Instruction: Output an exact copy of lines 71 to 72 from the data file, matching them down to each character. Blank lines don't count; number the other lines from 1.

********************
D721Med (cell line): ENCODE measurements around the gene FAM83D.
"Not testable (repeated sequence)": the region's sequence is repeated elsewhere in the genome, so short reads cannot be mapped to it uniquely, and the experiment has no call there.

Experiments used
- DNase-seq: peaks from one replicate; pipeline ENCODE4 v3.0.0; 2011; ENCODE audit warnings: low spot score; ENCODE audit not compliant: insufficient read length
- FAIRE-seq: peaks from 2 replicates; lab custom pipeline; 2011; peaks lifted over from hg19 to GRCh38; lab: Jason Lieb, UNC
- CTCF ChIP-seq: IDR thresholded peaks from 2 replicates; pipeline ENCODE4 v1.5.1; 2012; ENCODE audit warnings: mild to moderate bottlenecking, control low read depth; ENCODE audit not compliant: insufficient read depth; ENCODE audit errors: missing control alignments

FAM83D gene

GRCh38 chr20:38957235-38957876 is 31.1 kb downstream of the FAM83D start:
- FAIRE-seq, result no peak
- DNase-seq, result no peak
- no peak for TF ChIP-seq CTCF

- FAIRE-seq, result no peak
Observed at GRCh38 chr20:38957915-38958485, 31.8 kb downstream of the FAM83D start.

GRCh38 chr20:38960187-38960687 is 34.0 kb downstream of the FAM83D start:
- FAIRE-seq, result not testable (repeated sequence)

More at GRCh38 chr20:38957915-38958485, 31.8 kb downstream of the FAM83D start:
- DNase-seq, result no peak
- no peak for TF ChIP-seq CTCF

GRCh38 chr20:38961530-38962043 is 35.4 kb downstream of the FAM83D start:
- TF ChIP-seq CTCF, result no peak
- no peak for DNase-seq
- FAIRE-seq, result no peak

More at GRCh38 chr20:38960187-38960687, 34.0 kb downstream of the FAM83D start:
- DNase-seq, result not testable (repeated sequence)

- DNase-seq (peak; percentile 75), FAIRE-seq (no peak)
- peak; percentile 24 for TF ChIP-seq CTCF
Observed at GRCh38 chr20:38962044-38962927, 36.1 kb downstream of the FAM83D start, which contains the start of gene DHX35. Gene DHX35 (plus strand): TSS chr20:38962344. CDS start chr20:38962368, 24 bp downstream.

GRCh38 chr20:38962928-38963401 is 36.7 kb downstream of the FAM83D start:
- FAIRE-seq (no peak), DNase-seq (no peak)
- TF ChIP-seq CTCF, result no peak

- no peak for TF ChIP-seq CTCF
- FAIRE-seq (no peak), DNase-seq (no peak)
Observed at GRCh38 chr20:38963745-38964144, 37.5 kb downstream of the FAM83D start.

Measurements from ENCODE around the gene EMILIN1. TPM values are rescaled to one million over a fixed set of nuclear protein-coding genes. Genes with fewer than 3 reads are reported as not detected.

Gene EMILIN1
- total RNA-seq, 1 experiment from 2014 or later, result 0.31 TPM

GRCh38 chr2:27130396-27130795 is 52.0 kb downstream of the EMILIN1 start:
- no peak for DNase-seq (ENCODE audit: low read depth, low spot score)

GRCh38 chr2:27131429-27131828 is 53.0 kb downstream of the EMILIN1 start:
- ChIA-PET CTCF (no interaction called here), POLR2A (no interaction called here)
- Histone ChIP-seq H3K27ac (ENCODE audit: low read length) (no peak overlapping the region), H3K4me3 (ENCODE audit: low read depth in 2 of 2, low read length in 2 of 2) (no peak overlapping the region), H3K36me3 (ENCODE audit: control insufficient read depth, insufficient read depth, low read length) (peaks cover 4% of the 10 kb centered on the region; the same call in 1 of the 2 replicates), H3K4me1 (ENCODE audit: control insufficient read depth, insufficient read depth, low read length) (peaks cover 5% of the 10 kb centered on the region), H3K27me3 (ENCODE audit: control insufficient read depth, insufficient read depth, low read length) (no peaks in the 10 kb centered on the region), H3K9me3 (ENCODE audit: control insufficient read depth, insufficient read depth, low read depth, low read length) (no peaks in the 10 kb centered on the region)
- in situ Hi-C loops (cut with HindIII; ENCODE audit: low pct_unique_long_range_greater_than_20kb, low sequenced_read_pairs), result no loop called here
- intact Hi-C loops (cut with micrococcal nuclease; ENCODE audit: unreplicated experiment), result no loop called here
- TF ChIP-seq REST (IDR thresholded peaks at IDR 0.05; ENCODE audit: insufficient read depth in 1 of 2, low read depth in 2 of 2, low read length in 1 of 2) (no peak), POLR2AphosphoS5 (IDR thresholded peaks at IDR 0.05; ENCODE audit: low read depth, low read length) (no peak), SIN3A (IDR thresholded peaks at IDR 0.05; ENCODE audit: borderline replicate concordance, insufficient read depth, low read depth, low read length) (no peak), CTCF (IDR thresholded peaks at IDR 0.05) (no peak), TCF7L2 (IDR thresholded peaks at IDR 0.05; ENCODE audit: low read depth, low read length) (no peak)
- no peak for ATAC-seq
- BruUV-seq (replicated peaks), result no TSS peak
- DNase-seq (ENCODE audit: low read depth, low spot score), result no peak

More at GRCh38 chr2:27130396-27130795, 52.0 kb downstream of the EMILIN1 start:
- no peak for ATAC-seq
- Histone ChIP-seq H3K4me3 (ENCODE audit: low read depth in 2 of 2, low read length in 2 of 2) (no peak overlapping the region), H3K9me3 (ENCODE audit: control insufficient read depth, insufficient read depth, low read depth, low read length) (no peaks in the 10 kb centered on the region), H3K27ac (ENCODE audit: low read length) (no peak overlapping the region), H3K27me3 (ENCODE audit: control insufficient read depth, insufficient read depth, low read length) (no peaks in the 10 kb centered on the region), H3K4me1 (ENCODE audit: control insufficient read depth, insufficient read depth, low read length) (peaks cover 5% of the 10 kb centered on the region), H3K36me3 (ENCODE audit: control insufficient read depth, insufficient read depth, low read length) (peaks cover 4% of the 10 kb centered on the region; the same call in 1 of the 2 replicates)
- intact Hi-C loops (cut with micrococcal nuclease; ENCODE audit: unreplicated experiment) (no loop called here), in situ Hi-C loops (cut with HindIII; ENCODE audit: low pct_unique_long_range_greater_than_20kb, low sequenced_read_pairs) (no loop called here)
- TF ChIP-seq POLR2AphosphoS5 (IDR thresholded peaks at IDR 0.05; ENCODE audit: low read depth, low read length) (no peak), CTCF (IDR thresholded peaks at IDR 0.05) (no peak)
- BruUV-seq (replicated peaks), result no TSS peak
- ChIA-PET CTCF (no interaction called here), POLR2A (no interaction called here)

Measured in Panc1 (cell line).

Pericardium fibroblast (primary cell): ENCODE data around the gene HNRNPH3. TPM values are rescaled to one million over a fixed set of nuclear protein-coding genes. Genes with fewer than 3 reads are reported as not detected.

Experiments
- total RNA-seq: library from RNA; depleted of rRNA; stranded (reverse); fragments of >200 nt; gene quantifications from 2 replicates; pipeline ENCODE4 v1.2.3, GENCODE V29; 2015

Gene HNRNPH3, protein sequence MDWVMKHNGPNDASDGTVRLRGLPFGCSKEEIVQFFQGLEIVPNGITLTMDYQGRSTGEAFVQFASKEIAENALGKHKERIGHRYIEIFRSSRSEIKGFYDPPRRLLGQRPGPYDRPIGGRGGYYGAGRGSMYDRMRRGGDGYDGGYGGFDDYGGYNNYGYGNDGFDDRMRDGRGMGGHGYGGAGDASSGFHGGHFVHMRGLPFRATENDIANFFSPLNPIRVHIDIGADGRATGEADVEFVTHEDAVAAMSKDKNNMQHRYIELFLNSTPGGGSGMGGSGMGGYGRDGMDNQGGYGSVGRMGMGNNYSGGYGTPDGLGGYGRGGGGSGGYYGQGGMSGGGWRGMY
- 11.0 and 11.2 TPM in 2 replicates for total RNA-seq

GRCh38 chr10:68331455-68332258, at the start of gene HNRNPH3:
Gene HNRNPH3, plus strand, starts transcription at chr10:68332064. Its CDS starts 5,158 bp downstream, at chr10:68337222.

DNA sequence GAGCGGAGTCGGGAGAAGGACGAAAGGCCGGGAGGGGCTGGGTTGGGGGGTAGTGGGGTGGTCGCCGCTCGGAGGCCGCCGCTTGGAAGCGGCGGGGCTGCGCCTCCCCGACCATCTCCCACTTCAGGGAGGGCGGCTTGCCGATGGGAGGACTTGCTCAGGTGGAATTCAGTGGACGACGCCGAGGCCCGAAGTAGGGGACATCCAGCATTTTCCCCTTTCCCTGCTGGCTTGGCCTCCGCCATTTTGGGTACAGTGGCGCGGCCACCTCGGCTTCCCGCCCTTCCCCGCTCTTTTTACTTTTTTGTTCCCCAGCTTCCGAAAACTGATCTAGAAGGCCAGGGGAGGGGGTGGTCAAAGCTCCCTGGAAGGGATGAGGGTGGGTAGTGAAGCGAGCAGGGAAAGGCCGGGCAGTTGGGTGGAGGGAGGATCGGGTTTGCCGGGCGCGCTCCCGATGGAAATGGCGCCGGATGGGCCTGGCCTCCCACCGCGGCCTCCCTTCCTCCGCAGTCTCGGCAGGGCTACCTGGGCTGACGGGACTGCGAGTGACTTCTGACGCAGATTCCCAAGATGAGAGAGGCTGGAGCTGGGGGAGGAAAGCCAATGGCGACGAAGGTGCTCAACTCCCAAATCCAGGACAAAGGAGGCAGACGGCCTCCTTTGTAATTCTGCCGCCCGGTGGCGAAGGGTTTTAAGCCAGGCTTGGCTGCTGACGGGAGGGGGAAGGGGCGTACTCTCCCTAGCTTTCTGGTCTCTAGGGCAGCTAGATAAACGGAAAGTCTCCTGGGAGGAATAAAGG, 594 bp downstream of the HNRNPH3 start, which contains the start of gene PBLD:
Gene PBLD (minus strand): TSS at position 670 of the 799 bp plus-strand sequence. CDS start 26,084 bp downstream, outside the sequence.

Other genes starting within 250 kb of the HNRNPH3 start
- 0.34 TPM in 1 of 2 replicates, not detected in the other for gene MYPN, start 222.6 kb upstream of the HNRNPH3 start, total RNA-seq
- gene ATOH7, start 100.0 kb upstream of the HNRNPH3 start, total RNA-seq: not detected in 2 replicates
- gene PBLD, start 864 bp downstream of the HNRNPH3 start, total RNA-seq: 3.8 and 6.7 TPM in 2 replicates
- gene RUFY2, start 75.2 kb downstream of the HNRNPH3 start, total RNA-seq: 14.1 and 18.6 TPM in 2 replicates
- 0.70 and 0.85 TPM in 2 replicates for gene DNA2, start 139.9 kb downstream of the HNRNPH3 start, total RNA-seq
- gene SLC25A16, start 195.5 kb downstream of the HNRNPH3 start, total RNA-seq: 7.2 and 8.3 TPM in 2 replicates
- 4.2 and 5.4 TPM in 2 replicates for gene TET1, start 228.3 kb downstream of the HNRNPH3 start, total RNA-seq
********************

- gene SLC25A16, start 195.5 kb downstream of the HNRNPH3 start, total RNA-seq: 7.2 and 8.3 TPM in 2 replicates
- 4.2 and 5.4 TPM in 2 replicates for gene TET1, start 228.3 kb downstream of the HNRNPH3 start, total RNA-seq